PDA

View Full Version : The Anomoly that is the 2007 Diamondbacks



DoogMinAmo
08-31-2007, 02:05 AM
RS: 570
RA: 607

Pythag: 64-71
Actual: 75-60

To go from a 7 game under projected record to a 15 game over record, has any team played that far over its pythag heads in recent history?

(FYI, they just recently have lost 3 of 4, so the preojection had an even larger disparity 4 days ago.)

nate
08-31-2007, 07:47 AM
Yeah, I noticed that the other day when they were playing 13 games over their Pythag.

I wonder which teams have gotten away with that kind of performance and won the division?

oneupper
08-31-2007, 08:17 AM
I think the Twins were World Champions with a negative run differential. Probably read it here or something.

Johnny Footstool
08-31-2007, 10:19 AM
I think the Twins were World Champions with a negative run differential. Probably read it here or something.

Yep. 1987 Twins: Scored 786 runs, Allowed 806 runs. Pythagorean W-L: 79-83

RedsManRick
08-31-2007, 10:29 AM
For what it's worth, one of the analysis sites did a write-up on this a week or two ago. The basic premise was that the D'Backs can sustain their winning % above their pythag b/c of the way their bullpen talent is distributed and used.

Basically, they're very good in close games because of the great players they use in those situations and they're very bad in games that get away from them because of the crappy players they use in those situations. They don't have many mediocre pitchers, just good and bad ones.

edabbs44
08-31-2007, 11:17 AM
Just shows that the theory has its flaws, just like any other.

Johnny Footstool
08-31-2007, 12:12 PM
During Brandon Webb's astonishing streak of scoreless innings, the D-Backs outscored their opponents 19-0. So there's one contribution to the Pythag discrepancy.

SteelSD
08-31-2007, 12:23 PM
For what it's worth, one of the analysis sites did a write-up on this a week or two ago. The basic premise was that the D'Backs can sustain their winning % above their pythag b/c of the way their bullpen talent is distributed and used.

Basically, they're very good in close games because of the great players they use in those situations and they're very bad in games that get away from them because of the crappy players they use in those situations. They don't have many mediocre pitchers, just good and bad ones.

http://www.hardballtimes.com/main/article/no-mirage-in-arizona/

I think that's the article you note. Could Arizona's over-performance this season be due to a combination of an inordinate amount of one-Run victories and being on the wrong end of too many blowouts? Sure. Could be.

So let's take a look at some other pythag overages...

1969 NYM: +8 Wins

Run Diff: +91
1-Run: 41-23
Blowout: 21-12

1987 MIN: +6 Wins

Run Diff: -20
1-Run: 24-22
Blowout: 22-31

1997 SFG: +10 Wins

Run Diff: -9
1-Run: 23-17
Blowout: 18-23

2001 SEA: +7 Wins

Run Diff: +300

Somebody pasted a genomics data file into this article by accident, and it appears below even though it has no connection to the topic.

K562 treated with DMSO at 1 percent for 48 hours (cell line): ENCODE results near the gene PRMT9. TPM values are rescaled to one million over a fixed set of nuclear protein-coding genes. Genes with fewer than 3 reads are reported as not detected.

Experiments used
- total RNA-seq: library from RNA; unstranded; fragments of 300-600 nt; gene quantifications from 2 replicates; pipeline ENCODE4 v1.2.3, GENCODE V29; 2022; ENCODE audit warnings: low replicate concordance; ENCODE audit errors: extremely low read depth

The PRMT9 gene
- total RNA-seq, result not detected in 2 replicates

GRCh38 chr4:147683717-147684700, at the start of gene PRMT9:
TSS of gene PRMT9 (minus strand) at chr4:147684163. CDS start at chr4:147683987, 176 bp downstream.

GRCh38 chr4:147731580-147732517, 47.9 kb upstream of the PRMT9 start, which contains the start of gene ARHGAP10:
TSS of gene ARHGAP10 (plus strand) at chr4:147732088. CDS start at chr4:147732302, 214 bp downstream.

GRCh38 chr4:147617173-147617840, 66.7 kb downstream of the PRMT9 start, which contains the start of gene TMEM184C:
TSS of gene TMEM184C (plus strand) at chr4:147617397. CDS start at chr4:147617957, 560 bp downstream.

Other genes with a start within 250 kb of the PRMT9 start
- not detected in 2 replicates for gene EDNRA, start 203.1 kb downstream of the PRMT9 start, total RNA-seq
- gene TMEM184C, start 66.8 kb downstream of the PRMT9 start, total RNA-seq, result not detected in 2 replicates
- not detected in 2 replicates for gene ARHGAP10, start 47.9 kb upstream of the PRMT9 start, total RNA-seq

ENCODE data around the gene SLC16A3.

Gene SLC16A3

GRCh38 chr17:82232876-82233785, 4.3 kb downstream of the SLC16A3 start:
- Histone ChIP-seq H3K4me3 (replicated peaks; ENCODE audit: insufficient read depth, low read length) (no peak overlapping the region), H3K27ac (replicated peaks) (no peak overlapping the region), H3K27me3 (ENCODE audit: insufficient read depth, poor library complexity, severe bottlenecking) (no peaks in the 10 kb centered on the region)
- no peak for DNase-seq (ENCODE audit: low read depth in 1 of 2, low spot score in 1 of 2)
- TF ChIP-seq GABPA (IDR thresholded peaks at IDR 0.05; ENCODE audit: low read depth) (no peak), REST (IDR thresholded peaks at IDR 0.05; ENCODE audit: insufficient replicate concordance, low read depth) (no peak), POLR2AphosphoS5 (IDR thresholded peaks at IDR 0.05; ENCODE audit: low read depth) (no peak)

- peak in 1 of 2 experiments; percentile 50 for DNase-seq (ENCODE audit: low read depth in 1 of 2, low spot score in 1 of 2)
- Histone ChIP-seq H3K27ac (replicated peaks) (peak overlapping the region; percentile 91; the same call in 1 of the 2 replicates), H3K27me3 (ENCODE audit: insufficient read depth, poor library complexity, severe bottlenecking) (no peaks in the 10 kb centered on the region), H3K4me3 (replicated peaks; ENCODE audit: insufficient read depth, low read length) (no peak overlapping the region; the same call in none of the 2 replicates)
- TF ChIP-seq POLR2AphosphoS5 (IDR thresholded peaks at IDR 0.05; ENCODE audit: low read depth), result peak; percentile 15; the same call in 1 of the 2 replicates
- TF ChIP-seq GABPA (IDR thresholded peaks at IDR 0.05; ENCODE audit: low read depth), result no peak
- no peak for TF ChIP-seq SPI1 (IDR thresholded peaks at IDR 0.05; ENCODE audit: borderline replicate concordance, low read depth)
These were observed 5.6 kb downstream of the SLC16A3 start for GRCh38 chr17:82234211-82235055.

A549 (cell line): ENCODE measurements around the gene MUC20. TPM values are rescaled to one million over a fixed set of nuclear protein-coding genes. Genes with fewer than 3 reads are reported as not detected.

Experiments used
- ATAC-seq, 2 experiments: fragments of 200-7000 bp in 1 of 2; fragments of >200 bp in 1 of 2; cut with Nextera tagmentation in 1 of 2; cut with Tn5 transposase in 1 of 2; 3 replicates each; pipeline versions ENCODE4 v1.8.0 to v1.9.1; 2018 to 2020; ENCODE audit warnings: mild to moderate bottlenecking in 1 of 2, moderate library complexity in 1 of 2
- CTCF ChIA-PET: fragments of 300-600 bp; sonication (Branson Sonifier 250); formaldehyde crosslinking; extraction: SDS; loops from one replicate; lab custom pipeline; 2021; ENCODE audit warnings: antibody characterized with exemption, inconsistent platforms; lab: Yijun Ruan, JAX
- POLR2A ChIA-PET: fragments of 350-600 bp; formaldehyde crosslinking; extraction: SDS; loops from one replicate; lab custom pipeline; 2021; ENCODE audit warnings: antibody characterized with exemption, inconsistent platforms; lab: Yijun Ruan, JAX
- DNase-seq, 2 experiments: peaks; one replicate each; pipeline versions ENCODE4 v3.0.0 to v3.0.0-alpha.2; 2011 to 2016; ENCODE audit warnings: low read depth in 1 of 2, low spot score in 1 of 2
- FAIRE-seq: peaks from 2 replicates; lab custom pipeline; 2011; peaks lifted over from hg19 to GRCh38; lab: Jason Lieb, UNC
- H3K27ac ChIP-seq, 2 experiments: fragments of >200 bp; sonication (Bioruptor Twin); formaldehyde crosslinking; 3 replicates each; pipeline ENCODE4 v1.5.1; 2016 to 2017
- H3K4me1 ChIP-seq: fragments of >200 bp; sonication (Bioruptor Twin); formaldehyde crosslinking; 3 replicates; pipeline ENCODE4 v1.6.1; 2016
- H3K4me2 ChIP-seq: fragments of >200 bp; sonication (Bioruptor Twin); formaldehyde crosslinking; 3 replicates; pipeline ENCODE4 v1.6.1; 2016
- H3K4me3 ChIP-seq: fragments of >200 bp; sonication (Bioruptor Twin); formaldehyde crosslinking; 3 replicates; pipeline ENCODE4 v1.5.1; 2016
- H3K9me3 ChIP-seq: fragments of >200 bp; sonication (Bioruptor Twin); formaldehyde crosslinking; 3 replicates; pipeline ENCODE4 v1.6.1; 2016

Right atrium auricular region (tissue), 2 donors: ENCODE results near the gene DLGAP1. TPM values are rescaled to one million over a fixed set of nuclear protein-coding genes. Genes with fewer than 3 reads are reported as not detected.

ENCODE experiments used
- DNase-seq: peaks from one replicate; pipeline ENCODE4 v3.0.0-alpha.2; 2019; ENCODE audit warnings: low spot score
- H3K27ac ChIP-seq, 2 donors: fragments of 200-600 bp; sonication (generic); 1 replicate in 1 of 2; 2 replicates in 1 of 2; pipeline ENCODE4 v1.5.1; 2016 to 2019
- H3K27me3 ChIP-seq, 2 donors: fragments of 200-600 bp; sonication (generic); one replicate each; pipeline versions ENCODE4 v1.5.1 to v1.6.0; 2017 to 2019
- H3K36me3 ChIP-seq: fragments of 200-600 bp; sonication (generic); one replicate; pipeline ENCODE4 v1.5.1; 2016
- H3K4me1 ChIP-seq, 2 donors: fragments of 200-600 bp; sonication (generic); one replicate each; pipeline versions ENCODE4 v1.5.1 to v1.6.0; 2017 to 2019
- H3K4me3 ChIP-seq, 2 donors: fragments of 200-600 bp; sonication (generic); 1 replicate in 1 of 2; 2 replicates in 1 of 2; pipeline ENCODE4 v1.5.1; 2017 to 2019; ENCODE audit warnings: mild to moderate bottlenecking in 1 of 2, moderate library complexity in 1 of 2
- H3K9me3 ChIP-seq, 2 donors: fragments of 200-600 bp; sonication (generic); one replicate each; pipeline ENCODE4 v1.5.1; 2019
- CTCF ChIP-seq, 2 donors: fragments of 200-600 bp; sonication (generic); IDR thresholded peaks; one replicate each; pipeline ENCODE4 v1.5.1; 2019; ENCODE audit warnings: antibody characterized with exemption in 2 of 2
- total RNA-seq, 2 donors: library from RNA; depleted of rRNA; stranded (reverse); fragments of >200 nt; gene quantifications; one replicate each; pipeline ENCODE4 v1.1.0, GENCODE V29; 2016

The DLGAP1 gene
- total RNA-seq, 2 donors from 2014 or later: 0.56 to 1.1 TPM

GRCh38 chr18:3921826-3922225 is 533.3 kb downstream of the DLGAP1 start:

1-Run: 26-12
Blowout: 34-10

2004 NYY: +12 Wins

Run Diff: +89
1-Run: 24-16
Blowout: 27-28

2004 CIN: +9 Wins

Run Diff: -157
1-Run: 25-20
Blowout: 11-35

2005 SDP: +5 Wins

Run Diff: -42
1-Run: 29-20
Blowout: 21-23

2007 ARZ: +11 Wins

Run Diff: -37
1-Run: 30-16
Blowout: 13-23

Wish I had time to follow through with an analysis here, but work calls. Anyone else, feel free.

cincrazy
08-31-2007, 12:26 PM
I think I read somewhere that the D-backs had lost three games by a 30-0 score, or something of that sort. It's been a really strange baseball season as far as statistics are concerned, and I love it!

RedsManRick
08-31-2007, 01:16 PM
One important thing with Pythag is that it has a standard deviation of something like 4 games. We would pretty much expect at least 1 team a year to be two standard deviations or more off their pythag. So, while it's unlikely for any particular team to be so far off, it's quite likely that there will be teams who vary significantly.

cincinnati chili
09-02-2007, 02:32 PM
It's a good theory, as Rick suggests. There are always outliers in good theories.

Last year's Cleveland Indians - 78-84, Scored 870 runs, Allowed 782 runs (Pythagorean W-L: 89-73).

They were a good bet to improve their record this year.

BuckeyeRedleg
09-02-2007, 02:38 PM
It's a good theory, as Rick suggests. There are always outliers in good theories.

Last year's Cleveland Indians - 78-84, Scored 870 runs, Allowed 782 runs (Pythagorean W-L: 89-73).

They were a good bet to improve their record this year.

This was the reason I laid down $20 last offseason in Vegas for the Indians to win this year's World Series.

I got the Indians at 40-1 odds and the Brewers for 75-1 odds. I was counting on a healthy Sheets when I gambled on the Brewers. I guess they still have a shot.

Cedric
09-02-2007, 03:25 PM
I think either a dominant bullpen or a bad bullpen sways a Pythagorean. The Indians of last year fit that.